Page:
Category Archives: Travel Adventures

Why Harbor House Inn Needs To Be On Your Radar

Vermillion rockfish caught just off the waters at Harbor House Inn.

Vermillion rockfish caught just off the waters at Harbor House Inn.

 

ELK, CA — A good three hours drive north from San Francisco through winding roads of vineyards and redwoods, this place is definitely off the beaten path. But it is making quite the splash.

Built in 1916, Harbor House Inn reopened this spring with decidedly new life. New owners bought the 9-room inn in 2005, and have spent the past few years not only meticulously restoring but improving it — most notably, with the restaurant.

They doubled the size of the restaurant kitchen and managed to lure an incredible team to oversee it: Executive Chef Matthew Kammerer, former executive sous chef at Michelin three-starred Saison in San Francisco. Husband-and-wife, Sous Chef David Hopps, formerly of Saison, and Pastry Chef Elise Hopps, previously of Craftsman & Wolves in San Francisco. Chef de Partie Holden Tal from Michelin two-starred Commis in Oakland. And sommelier Corrina Straus, a veteran of both La Folie in San Francisco and Michelin three-starred Manresa in Los Gatos. Amanda Nemec, former program manager for media operations at Facebook and Kammerer’s partner, is the inn’s general manager.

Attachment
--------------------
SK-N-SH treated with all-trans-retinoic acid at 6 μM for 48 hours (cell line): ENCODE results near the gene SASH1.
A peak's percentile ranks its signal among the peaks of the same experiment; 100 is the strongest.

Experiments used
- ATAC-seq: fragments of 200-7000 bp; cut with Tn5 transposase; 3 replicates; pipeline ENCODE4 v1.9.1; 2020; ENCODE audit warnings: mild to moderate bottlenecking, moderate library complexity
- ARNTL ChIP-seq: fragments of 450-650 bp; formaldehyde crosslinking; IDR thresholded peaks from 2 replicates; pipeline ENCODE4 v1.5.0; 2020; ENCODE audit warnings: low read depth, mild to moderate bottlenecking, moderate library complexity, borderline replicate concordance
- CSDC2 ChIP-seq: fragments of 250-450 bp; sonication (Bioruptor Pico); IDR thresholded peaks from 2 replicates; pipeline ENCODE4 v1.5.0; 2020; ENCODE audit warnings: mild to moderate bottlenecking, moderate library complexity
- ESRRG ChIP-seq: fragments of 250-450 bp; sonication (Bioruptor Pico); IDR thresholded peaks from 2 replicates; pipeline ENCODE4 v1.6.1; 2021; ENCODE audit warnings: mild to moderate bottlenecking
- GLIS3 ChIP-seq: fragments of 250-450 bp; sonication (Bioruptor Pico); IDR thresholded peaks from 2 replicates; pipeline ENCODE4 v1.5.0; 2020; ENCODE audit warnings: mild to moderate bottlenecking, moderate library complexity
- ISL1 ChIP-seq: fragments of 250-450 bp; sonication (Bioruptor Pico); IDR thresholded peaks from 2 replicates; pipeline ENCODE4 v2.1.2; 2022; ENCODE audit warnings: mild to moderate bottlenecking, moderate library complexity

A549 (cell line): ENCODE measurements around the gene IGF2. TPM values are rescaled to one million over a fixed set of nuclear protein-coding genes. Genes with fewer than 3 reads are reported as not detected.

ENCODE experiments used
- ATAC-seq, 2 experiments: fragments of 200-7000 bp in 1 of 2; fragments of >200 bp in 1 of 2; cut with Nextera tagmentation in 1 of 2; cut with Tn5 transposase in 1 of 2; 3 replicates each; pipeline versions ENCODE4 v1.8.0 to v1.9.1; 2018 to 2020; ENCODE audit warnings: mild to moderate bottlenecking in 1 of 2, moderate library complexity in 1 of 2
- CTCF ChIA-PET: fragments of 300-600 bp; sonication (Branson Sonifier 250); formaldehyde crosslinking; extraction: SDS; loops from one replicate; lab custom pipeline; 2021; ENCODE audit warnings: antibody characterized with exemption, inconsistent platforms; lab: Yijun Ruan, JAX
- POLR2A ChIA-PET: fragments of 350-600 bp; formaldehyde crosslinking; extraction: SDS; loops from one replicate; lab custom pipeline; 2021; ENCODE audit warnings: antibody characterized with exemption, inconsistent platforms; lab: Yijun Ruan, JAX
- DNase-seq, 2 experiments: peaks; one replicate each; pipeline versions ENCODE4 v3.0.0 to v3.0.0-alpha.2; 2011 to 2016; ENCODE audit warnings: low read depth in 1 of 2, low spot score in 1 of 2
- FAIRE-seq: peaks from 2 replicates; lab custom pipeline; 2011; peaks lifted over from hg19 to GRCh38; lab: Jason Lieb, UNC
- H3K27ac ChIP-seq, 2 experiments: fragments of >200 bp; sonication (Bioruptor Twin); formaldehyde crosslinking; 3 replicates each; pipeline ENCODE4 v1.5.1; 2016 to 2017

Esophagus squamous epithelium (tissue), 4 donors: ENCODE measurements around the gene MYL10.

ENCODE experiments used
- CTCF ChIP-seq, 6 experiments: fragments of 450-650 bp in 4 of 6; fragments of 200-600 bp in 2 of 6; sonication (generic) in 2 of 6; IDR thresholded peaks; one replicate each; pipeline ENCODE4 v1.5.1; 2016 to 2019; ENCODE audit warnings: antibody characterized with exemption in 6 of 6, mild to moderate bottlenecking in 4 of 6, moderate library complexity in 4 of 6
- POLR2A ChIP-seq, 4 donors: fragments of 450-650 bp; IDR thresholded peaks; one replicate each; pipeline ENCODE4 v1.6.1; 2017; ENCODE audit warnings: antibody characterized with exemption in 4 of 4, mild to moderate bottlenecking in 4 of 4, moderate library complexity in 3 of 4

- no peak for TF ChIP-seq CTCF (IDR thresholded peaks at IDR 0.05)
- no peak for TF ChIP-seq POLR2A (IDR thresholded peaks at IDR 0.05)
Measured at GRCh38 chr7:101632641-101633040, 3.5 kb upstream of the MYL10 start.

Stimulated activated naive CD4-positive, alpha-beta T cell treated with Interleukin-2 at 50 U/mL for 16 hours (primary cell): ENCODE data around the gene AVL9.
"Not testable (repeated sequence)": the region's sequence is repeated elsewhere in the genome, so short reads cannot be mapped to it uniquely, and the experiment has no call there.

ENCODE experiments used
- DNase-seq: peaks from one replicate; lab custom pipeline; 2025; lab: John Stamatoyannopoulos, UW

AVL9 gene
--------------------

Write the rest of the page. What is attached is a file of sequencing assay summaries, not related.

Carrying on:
The entrance to the inn and restaurant.

The entrance to the inn and restaurant.

The magnificent view from the back of the property.

The magnificent view from the back of the property.

Executive Chef Matthew Kammerer (right) in the kitchen that doubled in size.

Executive Chef Matthew Kammerer (right) in the kitchen that doubled in size.

A few weeks before it opened to the public, I was invited to be a guest to come check it all out. (Full disclosure: I was hired to write some of the inn’s marketing materials.)

The Mendocino Coast town of Ellk has all of 200 people, and this inn, situated on a bluff right over the ocean, really does make you feel a bit like you’re in the middle of nowhere. There’s little else directly around it, save for a herd of shaggy-haired Highland cattle across the road.

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A Return Visit to Timber Cove Resort

Tender octopus with kimchi and squid ink-fortified black bean puree at Coast Kitchen at Timber Cove.

Tender octopus with kimchi and squid ink-fortified black bean puree at Coast Kitchen at Timber Cove.

 

JENNER, CA — What a difference six years makes.